The fact that the ARK devs are confident enough to release expansions to their early access game is testament to just how many people wanted a piece of that pretty prehistoric action, even in its unfinished state. ARK is good looking, but damn, doesn't it know it. However, with younger, slicker competitors emerging every year, it's going to need serious optimization to keep its place on this list.

'The Witcher 3: Wild Hunt'

The Witcher 3 [CD Projekt RED]
The Witcher 3 [CD Projekt RED]
  • Developer: CD Projekt RED
  • Publisher: CD Projekt RED
  • Release date: 2015

Ok, so it's true the graphical quality of The Witcher 3 wasn't exactly as jaw-droppingly beautiful as the preview images released to promote the game. But you have to think about performance, because the released game is still incredibly demanding, especially if you enable HairWorks and all the optional graphical extras.

The Witcher 3 [CD Projekt RED]
The Witcher 3 [CD Projekt RED]

There's no question that The Witcher 3's highly-detailed environments look best on PC—just check out Novigrad's sprawling architecture in incredible 4K, or even Geralt's flushed pink feet as he relaxes in the tub.

'Rise Of The Tomb Raider'

Rise of the Tomb Raider [Square Enix]
Rise of the Tomb Raider [Square Enix]
  • Developer: Crystal Dynamics
  • Publisher: Square Enix (PC)
  • Release date: 2016 (PC)

Lara Croft has never been so beautiful, or so high maintenance. Rise of the Tomb Raider was the first game to utilize Nvidia's Voxel Accelerated Ambient Occlusion (VXAO) technology. VXAO realistically calculates shadows based on environmental surroundings, captivating the player in an immersively lit and shaded world.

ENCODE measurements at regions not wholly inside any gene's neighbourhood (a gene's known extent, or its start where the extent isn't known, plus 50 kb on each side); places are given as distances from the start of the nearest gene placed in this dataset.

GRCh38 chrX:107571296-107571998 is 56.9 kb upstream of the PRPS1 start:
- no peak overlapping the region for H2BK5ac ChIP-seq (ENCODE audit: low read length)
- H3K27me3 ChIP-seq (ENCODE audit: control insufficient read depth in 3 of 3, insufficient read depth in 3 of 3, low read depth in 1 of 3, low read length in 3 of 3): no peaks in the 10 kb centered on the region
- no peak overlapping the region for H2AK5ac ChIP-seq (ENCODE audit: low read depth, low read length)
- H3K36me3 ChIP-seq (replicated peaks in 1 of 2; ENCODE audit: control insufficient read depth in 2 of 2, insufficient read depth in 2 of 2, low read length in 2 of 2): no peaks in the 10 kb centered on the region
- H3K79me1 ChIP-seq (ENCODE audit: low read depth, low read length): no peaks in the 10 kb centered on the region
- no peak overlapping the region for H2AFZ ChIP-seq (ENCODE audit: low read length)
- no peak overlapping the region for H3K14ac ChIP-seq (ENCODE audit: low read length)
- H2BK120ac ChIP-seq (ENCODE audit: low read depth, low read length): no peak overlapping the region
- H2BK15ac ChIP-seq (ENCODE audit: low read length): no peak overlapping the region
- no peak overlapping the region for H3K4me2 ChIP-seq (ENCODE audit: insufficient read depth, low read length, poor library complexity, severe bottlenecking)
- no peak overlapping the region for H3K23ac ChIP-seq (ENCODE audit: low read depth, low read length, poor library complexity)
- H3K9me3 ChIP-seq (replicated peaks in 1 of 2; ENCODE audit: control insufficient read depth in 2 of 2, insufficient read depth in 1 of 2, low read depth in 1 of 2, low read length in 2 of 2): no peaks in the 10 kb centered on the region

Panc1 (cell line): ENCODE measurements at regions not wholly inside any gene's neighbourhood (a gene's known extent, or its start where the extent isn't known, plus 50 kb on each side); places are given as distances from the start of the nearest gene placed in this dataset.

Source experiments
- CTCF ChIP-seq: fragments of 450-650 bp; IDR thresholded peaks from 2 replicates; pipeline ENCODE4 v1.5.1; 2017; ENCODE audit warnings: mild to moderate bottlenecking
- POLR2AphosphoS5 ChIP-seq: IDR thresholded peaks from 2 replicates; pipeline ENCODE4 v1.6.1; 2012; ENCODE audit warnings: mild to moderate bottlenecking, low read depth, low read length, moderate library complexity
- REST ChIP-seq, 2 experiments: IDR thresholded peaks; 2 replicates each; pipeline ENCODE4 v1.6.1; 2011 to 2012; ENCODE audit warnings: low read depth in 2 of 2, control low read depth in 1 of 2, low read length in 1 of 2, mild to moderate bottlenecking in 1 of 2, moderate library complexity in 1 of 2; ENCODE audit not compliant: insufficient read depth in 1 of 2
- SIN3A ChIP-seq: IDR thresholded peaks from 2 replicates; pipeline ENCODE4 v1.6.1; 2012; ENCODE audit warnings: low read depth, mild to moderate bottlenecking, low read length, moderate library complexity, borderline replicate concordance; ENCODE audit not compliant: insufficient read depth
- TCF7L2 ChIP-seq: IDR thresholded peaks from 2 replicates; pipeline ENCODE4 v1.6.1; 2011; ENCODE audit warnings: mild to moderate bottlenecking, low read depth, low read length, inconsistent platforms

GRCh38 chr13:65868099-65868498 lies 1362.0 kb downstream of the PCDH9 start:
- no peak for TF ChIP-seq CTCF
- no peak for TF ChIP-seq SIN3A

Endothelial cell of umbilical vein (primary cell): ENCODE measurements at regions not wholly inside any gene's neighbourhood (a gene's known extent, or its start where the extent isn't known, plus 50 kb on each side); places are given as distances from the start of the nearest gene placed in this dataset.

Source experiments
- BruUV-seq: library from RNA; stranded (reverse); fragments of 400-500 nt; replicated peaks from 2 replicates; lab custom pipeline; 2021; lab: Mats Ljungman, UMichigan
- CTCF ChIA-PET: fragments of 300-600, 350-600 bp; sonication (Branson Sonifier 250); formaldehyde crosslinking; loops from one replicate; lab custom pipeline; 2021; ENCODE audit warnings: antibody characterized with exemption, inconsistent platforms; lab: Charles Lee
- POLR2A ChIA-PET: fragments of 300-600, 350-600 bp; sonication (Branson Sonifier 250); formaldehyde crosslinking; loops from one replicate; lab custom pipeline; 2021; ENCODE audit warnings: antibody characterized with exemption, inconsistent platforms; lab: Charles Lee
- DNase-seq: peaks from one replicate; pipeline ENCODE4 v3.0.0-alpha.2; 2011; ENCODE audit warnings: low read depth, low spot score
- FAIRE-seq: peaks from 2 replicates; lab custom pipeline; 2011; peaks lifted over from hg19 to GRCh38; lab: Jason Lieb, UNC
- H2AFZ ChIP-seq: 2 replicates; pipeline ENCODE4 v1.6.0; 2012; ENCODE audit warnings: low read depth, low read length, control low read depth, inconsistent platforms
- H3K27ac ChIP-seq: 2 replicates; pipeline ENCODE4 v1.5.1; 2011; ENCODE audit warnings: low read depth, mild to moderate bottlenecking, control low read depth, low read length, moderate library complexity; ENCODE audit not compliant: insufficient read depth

Rise of the Tomb Raider [Square Enix]
Rise of the Tomb Raider [Square Enix]

All the typically finicky visual elements, like water textures and hair movement, have been given extra attention. Tomb raiding has never looked this glamorous.

'Battlefield 1'

Battlefield 1 [Electronic Arts]
Battlefield 1 [Electronic Arts]
  • Developer: EA DICE
  • Publisher: Electronic Arts
  • Release date: 2016

War is an ugly business, but I'll be damned if Battlefield 1 doesn't make it look good. The game's fantastic lighting and physical rendering tech bring WW1 battlefields to life, and the game is effectively optimized to run smoothly on a range of hardware, but there's a catch.

Feast your eyes on Battlefield 1's war poetry in motion: